Welfare of Scheduled Castes and Scheduled Tribes

Relevant for sociology optional Paper- 2 & GS Mains Paper- 2

Welfare of Scheduled Castes and Scheduled Tribes (SCs/STs) has been one of the core objectives of the Indian government since independence. The term “Scheduled Castes” refers to the groups of people who were formerly considered “untouchables” and were subject to social and economic discrimination based on their caste. On the other hand, “Scheduled Tribes” are those groups of people who are indigenous to India and are recognized as such by the government. The Constitution of India provides for various measures to safeguard the rights and interests of SCs/STs and to promote their welfare.

The Constitution of India has made provisions for affirmative action to be taken by the government to uplift the status of SCs/STs. One such provision is the reservation system, which reserves a certain percentage of seats in educational institutions and government jobs for SCs/STs. This system has been controversial since its inception, with some arguing that it perpetuates caste-based discrimination while others argue that it is necessary to level the playing field for historically disadvantaged groups.

Apart from reservations, the government has also implemented various schemes and programmes for the welfare of SCs/STs. These include the Scheduled Castes Sub-Plan (SCSP), Tribal Sub-Plan (TSP), and the Special Central Assistance (SCA) to Tribal Sub-Scheme. These schemes aim to provide financial assistance and resources for the development of SCs/STs in areas such as education, health, and employment.

The SCSP is a plan under which funds are earmarked for the welfare of SCs in proportion to their population. The TSP is a similar plan for the welfare of STs. Both these plans were initiated in the Fifth Five-Year Plan (1974-79) and were made mandatory in the Eighth Five-Year Plan (1992-97). The SCA to Tribal Sub-Scheme provides additional funds to states for the welfare of STs.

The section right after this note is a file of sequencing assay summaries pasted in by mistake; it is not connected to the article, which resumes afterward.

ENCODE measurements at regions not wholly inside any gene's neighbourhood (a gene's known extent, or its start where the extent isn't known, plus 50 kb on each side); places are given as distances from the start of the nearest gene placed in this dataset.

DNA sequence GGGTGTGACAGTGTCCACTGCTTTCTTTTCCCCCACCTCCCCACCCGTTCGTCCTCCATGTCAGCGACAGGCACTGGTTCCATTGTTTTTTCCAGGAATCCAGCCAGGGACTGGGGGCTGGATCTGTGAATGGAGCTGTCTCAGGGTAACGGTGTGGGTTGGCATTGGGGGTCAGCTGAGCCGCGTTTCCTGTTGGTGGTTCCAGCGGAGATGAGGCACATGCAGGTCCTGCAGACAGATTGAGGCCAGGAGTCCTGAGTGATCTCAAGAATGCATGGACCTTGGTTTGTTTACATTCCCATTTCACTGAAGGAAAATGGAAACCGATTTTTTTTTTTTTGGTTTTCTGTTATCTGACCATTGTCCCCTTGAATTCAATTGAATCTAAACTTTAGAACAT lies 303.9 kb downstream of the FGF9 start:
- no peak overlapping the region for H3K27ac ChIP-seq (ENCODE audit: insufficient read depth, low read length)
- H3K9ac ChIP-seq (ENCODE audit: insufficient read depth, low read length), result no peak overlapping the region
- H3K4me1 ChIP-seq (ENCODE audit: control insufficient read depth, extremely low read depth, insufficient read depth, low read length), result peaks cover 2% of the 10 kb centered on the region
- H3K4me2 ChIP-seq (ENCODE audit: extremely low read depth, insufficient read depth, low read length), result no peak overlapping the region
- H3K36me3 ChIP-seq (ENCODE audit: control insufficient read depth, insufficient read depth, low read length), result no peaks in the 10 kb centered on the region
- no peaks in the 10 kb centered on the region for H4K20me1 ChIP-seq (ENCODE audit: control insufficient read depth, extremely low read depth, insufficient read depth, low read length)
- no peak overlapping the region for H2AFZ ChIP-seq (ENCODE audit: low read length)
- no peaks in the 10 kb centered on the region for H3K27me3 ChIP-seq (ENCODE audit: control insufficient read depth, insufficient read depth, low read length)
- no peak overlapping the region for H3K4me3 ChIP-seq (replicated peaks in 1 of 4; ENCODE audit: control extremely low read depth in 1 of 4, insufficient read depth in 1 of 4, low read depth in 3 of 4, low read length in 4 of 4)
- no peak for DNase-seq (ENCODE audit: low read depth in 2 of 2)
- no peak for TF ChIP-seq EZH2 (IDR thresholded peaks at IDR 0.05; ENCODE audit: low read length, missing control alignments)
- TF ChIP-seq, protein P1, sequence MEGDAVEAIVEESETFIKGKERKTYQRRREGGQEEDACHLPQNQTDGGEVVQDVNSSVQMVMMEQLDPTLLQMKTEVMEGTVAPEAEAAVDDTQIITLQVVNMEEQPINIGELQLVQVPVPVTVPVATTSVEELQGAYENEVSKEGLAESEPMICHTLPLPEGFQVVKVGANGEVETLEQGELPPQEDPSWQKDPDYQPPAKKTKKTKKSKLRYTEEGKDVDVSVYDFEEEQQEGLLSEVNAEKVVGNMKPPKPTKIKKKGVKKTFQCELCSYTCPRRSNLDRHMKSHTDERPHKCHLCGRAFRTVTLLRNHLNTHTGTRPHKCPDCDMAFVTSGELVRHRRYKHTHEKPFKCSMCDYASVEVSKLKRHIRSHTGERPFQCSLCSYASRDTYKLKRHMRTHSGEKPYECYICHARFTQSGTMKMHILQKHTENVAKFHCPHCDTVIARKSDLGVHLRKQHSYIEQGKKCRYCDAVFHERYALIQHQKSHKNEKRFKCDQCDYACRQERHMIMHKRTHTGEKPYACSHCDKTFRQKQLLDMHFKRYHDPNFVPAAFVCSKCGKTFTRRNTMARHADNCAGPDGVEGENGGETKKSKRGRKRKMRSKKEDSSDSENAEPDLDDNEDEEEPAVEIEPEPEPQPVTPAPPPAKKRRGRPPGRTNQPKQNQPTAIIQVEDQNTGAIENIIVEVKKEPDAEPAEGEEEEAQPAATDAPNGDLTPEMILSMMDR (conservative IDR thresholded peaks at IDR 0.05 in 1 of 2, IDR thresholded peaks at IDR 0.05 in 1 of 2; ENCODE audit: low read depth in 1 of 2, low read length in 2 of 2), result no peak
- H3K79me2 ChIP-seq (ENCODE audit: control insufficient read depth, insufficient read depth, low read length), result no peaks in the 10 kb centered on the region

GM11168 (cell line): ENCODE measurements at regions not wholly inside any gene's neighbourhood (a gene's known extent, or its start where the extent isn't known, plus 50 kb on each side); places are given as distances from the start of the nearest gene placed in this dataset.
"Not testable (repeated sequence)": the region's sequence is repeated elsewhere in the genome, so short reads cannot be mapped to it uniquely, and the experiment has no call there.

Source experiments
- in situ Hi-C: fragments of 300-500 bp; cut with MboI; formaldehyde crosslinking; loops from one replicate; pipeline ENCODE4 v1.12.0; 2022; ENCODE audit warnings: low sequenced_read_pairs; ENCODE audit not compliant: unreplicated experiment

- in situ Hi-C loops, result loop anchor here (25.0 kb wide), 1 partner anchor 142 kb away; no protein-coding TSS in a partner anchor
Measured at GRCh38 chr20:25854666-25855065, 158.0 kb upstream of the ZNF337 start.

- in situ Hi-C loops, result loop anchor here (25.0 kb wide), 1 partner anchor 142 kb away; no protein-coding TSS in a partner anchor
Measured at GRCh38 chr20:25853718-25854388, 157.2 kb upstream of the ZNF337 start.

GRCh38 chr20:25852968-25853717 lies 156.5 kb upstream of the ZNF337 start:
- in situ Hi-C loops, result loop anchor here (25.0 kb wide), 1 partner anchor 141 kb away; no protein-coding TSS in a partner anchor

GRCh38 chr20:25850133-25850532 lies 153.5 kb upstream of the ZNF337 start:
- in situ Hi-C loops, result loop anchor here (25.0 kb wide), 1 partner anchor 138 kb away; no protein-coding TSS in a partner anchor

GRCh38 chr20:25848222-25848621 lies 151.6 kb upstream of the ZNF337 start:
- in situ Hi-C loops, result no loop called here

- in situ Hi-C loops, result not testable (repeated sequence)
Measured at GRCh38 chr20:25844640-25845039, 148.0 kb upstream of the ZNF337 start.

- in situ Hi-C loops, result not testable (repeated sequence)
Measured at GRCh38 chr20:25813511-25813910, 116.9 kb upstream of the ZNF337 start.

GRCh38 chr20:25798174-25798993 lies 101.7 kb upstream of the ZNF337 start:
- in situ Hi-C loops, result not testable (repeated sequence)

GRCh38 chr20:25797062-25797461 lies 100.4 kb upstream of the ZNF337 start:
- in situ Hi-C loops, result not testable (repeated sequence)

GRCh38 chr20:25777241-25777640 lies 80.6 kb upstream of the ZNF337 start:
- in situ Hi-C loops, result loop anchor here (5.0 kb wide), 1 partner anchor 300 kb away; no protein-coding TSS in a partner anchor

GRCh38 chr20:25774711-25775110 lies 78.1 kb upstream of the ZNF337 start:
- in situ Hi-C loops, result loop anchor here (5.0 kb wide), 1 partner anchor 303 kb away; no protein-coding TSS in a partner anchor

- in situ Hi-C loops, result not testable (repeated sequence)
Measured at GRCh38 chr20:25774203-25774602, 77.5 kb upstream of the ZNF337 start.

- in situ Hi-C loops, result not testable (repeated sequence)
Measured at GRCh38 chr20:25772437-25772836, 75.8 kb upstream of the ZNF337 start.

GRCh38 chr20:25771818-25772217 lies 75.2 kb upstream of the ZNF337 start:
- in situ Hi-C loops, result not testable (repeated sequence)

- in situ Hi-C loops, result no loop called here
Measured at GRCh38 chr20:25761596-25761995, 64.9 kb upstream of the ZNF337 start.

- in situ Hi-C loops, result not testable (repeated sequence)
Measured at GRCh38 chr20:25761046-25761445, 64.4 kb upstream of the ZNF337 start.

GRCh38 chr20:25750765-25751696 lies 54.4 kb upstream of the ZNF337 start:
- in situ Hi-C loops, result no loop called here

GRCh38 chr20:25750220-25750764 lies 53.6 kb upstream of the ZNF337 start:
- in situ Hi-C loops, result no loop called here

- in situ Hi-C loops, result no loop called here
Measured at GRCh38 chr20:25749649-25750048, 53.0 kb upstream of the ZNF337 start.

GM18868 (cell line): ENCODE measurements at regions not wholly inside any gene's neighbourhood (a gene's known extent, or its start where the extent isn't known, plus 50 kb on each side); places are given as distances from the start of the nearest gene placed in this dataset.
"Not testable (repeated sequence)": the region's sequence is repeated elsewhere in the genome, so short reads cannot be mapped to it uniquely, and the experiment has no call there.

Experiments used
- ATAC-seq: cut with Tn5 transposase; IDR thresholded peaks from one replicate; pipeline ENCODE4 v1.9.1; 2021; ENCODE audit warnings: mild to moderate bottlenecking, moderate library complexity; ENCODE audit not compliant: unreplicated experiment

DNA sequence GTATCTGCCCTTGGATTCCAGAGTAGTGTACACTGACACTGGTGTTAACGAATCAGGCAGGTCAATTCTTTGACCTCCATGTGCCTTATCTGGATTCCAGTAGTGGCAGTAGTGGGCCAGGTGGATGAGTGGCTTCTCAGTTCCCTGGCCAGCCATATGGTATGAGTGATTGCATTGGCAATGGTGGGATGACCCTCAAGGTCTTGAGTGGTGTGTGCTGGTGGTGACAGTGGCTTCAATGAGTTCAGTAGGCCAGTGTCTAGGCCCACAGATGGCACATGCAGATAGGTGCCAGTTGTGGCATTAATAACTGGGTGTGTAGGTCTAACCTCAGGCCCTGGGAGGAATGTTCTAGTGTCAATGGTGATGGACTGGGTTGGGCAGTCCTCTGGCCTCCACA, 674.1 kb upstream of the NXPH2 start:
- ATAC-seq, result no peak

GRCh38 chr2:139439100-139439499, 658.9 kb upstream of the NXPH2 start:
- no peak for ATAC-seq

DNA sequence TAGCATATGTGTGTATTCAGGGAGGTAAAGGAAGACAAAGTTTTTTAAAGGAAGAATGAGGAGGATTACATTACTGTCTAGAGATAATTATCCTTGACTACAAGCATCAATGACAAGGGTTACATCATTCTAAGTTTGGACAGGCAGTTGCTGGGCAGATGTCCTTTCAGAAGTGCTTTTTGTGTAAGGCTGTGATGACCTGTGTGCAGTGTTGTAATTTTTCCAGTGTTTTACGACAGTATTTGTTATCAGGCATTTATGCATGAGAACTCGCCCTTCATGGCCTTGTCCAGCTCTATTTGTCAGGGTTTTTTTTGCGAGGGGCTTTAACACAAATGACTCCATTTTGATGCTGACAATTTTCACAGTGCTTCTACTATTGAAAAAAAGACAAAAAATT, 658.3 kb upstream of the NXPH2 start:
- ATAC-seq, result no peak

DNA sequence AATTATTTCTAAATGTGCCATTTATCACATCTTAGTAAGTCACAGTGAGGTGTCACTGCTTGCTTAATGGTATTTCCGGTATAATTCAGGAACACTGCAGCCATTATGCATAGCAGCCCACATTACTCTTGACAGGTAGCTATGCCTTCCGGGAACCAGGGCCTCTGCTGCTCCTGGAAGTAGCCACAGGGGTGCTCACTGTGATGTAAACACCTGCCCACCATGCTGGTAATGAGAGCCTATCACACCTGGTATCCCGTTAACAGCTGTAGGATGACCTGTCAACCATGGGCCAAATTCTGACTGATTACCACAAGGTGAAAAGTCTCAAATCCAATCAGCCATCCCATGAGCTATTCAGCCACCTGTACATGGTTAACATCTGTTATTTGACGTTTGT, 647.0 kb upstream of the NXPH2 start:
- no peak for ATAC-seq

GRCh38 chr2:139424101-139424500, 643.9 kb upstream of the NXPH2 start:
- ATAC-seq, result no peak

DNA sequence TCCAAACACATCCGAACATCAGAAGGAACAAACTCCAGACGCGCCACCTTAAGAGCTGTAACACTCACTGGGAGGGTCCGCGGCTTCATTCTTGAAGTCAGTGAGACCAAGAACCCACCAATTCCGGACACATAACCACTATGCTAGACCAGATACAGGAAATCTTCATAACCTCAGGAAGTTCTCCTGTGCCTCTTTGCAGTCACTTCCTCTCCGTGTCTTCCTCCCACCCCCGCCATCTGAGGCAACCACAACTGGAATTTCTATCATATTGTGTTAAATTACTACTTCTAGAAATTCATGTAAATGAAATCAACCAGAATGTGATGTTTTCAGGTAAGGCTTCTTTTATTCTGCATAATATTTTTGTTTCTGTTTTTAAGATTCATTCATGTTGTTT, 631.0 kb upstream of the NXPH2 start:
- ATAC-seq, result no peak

One of the major challenges in implementing these schemes has been the issue of leakage and diversion of funds. Many of the schemes have been criticized for their inefficiency and lack of accountability. The government has attempted to address this issue by introducing measures such as the Direct Benefit Transfer (DBT) scheme, which aims to transfer funds directly to beneficiaries’ bank accounts. However, the success of these measures is yet to be fully evaluated.

Apart from government schemes, non-governmental organizations (NGOs) have also played an important role in the welfare of SCs/STs. Many NGOs work in areas such as education, health, and community development. Some of the prominent NGOs working for the welfare of SCs/STs include the National Campaign on Dalit Human Rights, the Adivasi Adhikar Andolan, and the National Confederation of Dalit and Adivasi Organizations.

Despite these efforts, the social and economic conditions of SCs/STs in India remain poor. They continue to face discrimination and marginalization in various aspects of their lives. The literacy rate among SCs/STs is significantly lower than that of the general population, and their representation in higher education and skilled jobs is also low. They are also more likely to live in poverty and have poor health outcomes.

One of the major challenges in addressing these issues is the persistence of caste-based discrimination and prejudice in Indian society. The caste system, although officially abolished, continues to influence social and economic relations in the country. Many people still adhere to caste-based beliefs and practices, which leads to discrimination against SCs/STs. Addressing this issue requires not just government action but also a change in societal attitudes and values.

In conclusion, the welfare of SCs/STs is a crucial issue for the Indian government and society as a whole. While various measures have been taken to address the challenges faced by SCs/STs, there is still a long way to go in achieving their full inclusion and empowerment in society. It is essential to continue working towards improving their social, economic, and educational conditions, while also addressing the root causes of caste-based discrimination and prejudice. Only by ensuring the full welfare and rights of all members of society, including SCs/STs, can India truly achieve its goal of being a democratic and equitable nation.

For more such free UPSC notes, Articles, News & Views Join our Telegram Channel. https://t.me/triumphias

Click the link below to see the details about the UPSC – Civils courses offered by Triumph IAS. https://triumphias.com/pages-all-courses.php

Leave a Reply

Your email address will not be published. Required fields are marked *